Third-party delivery workers in New York City are once again in line for a big raise after a judge denied delivery companies’ efforts to stop a mandatory pay hike.
New York State Supreme Court Judge Nicholas Moyne on Thursday struck down motions from DoorDash, Uber Eats and Grubhub to block the city’s new minimum pay rule, which will raise couriers’ pay to $17.96 an hour before tips, up from an estimated $7.09. The delivery companies argued the new rule will damage the food delivery market.
A similar motion by a fourth delivery company, Relay, was allowed to stand because the company has a different business model than the other three.
In their initial lawsuits, DoorDash, Uber Eats and Grubhub gave seven reasons why the law should be blocked. They argued, for instance, that the rule was based on biased surveys and a flawed economic model. They also said it would hurt demand for restaurants because it would force the delivery companies to shrink their service areas.
The judge, however, dismissed all of the delivery companies’ arguments and ruled that the city’s wage law is “reasonable and rational.”
One of the delivery apps’ key arguments was that a pay hike would force them to limit their delivery zones in order to increase the number of deliveries couriers could do per hour. That, they said, would in turn hurt demand for restaurants and lead to fewer opportunities for couriers.
The judge responded that the rule doesn’t explicitly require the delivery apps to use smaller delivery areas. He added that the city will continue to review the rule and could adjust the rate to account for negative impacts.
Workers’ Justice Project, a group that has been pushing for the wage increase, celebrated the decision.
"Despite their desperate attempts to sow division and pit workers against each other, Uber, DoorDash, and Grubhub continue to lose over and over again in their fight against a living wage for New York City’s 65,000 delivery workers,” Executive Director Ligia Guallpa said in a statement.
Delivery apps, meanwhile, lamented the ruling and said it will have consequences for their operations.
“This is a deeply disappointing outcome for delivery workers, merchants, and customers who look to our platform,” a DoorDash spokesperson said in a statement. “The City’s insistence on forging ahead with such an extreme pay rate will reduce opportunity and increase costs for all New Yorkers. We will continue evaluating our legal options moving forward.”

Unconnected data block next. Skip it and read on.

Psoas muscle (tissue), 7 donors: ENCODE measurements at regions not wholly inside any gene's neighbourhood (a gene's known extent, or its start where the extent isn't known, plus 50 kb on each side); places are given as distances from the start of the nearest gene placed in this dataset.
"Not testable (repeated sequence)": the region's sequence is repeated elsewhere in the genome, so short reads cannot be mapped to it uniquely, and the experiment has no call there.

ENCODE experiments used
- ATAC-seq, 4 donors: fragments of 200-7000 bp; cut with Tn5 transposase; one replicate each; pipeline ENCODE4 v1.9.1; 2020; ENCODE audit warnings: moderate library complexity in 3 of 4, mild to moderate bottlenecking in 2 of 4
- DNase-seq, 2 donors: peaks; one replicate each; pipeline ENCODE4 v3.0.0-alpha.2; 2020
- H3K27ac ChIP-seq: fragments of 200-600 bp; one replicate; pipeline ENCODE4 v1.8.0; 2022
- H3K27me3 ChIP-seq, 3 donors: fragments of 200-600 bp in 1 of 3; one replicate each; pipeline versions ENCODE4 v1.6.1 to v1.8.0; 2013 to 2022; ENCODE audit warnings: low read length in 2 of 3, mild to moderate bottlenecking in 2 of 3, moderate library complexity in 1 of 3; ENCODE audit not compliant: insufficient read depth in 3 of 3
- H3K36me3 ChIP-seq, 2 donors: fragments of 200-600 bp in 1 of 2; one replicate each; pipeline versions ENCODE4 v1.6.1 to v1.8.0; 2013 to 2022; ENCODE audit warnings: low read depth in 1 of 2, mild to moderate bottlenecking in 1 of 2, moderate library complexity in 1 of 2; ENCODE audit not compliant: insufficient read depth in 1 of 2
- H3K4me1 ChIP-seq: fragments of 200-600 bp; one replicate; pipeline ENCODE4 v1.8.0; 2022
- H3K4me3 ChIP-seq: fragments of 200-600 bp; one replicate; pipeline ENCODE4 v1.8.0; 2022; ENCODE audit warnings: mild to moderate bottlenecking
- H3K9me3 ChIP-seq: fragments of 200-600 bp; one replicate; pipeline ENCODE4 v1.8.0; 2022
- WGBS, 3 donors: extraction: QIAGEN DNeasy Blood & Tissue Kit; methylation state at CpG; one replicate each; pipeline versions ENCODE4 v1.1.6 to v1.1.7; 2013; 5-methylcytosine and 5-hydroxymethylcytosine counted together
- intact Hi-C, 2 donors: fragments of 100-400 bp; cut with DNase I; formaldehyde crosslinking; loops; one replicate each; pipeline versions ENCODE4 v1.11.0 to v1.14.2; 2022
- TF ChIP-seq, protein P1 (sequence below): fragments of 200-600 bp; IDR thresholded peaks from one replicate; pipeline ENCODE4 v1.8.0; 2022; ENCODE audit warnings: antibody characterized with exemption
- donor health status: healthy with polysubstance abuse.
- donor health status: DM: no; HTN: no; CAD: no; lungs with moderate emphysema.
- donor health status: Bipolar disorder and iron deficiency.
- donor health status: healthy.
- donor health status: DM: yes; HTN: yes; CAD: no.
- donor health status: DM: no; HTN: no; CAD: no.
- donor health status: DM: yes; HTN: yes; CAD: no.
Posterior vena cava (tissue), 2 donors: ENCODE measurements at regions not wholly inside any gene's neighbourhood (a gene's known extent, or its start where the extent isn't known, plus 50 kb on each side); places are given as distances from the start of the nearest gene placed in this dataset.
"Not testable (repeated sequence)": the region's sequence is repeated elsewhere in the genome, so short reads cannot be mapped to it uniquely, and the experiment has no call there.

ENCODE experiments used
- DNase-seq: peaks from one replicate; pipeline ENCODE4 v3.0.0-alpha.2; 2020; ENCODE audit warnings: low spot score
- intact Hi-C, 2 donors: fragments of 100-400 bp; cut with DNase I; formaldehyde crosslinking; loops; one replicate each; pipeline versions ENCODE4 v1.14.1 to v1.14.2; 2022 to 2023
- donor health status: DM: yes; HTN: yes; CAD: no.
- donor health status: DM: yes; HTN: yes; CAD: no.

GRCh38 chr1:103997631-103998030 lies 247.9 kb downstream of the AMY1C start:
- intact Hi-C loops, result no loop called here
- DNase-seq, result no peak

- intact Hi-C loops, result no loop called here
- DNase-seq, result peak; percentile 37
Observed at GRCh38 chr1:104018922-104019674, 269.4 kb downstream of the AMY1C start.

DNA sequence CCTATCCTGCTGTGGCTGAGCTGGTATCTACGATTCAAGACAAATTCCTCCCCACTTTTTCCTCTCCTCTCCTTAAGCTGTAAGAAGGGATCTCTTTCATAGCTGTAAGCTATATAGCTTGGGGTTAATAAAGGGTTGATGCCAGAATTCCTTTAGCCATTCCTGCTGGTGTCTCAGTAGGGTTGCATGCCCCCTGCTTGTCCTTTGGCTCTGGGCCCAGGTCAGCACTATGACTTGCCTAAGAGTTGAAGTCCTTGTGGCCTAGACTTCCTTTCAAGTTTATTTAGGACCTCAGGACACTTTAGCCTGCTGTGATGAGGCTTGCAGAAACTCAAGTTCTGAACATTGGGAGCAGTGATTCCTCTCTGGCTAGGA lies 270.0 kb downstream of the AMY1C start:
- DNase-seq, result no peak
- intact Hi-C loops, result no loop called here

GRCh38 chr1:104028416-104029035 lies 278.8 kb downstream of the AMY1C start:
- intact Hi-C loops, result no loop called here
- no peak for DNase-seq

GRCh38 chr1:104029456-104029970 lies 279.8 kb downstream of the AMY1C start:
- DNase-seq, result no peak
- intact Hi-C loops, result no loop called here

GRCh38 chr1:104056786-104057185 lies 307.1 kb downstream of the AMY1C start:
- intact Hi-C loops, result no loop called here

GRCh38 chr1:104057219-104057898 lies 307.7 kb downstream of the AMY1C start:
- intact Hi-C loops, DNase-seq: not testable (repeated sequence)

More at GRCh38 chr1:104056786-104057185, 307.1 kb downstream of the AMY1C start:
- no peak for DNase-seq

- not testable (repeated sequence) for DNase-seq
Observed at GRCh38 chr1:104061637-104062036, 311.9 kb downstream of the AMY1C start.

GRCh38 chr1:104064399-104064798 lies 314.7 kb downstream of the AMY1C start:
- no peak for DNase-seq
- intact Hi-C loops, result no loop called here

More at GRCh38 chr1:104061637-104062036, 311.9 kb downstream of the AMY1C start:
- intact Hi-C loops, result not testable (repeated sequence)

“The City continues to lie to workers and the public,” an Uber spokesperson said in a statement. “This law will put thousands of New Yorkers out of work and force the remaining couriers to compete against each other to deliver orders faster.”
“We’re disappointed with the judge’s decision to move forward with this version of the regulation and are evaluating our next legal steps,” a Grubhub spokesperson said in a statement. “But as a result, we will now be forced to make changes to our platform that will have adverse consequences for delivery partners, consumers and independent businesses. We remain confident in our legal position and firmly believe that the City’s rule, while well-intentioned, is the result of a flawed rulemaking process that was not applied consistently to the food delivery industry.”
The new rate represents a roughly 150% raise for delivery workers, who currently earn an average of $7.09 an hour before tips, according to the city. It will rise $1 next year and another $1 in 2025. That poses a major challenge for delivery services, which operate on slim margins as it is.
Uber Eats in its lawsuit determined that the wage hike will translate to a $4.94 increase in its per-delivery costs, eclipsing its current average gross margin of $4.19. The figures are based on data provided by the city.
The delivery apps have been locked in an intense battle with New York City over a number of issues, including the city’s delivery fee cap and a law that would force the apps to share more customer data with restaurants.
They scored a victory last week when a federal judge allowed their lawsuit against the delivery fee cap to proceed.
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